The 2008 financial crisis resulted in enormous failures for both individual and institutional investors. There were not many investors who were able to navigate through the crisis calmly and without great losses. Those who did knew the fundamental basics about how debt crises work.

Therefore, learning how to maneuver future debt crises is extremely critical for all investors, no matter how big or small their portfolio is. Economic changes are unavoidable, of course, so the only way out is to understand the primary cause-and-effect relationships and to learn to manage them, argues Ray Dalio in his new book, Big Debt Crises.

Cyclic Nature of Debt Cycles

Debts essentially originate from credit. It is the credit or assumed ability to purchase which leads to debt. Therefore, debt is not always bad because it gives the economy purchasing power. It is when the debt is not used productively and does not get repaid in time that it becomes bad.

Excellent lending standards are a necessity. If they are too stringent, debt will be less, but so will be purchasing power, which will restrict economic development. On the other hand, if lending standards are too lenient, there will be more money and more growth, but high, unpaid debt becomes a threat to the overall economy.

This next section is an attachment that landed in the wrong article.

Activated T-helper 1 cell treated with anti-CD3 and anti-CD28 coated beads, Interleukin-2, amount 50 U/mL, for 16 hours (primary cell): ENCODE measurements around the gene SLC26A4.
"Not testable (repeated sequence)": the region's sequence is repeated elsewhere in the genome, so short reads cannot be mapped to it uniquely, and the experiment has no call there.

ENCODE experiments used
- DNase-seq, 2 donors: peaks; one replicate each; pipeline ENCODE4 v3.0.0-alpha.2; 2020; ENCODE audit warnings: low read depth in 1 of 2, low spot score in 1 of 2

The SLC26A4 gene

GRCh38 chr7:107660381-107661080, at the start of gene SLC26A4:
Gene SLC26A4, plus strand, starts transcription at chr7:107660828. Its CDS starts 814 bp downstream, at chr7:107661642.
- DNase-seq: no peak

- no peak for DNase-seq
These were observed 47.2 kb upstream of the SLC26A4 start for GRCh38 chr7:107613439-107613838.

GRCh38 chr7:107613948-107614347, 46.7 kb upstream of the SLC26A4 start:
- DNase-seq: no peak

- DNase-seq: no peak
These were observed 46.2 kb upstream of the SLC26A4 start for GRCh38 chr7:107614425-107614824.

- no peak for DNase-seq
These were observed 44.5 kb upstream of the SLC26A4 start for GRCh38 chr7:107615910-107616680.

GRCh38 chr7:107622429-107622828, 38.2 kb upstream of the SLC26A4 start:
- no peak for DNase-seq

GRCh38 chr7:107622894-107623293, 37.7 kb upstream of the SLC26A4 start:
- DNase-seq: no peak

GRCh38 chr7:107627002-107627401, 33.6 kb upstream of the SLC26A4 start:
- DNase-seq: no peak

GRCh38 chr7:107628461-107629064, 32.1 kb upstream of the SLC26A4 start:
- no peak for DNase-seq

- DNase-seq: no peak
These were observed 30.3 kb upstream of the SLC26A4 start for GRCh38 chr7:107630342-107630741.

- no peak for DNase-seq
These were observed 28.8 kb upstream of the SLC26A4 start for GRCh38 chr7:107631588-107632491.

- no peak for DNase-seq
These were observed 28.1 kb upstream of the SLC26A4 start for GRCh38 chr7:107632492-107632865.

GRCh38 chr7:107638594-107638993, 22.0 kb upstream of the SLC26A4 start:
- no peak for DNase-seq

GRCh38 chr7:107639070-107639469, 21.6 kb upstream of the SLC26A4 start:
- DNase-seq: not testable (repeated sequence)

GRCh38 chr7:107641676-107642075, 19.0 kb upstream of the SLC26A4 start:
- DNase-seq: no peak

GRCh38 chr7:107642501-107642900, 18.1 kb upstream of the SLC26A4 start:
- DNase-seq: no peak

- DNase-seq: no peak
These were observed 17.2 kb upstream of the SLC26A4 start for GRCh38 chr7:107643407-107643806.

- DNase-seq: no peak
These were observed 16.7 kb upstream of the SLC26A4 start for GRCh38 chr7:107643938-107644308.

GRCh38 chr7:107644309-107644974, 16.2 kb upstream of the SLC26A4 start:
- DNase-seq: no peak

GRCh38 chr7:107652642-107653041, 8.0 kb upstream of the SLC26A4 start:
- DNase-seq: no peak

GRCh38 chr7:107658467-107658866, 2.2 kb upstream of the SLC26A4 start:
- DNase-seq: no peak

Of course, when a person borrows money, it means he is purchasing something that he cannot afford at the time. It’s important to realize that he isn’t just borrowing from the lender, but also from his future self. There will be a time in the future when he will have to spend less than he earns so he can pay back the debt. He may again have to borrow money at that time to be able to pay back the old debt, which creates a cycle. This cycle applies to nations and individuals alike.

The Effects of the Debt Cycle

Every debt cycle is caused by a lack of purchasing power and/ or buying more than one can afford. When the borrower is unable to meet his debt obligations, the lender is, in turn, unable to meet his own obligations to his creditors, and that obviously leads to a number of problems.

The most significant effect of debt cycles is that huge losses are incurred due to non-payment. The lender expects certain payment amounts every year, which either get reduced or written off entirely. As a result, losses get piled up on both lenders and creditors.

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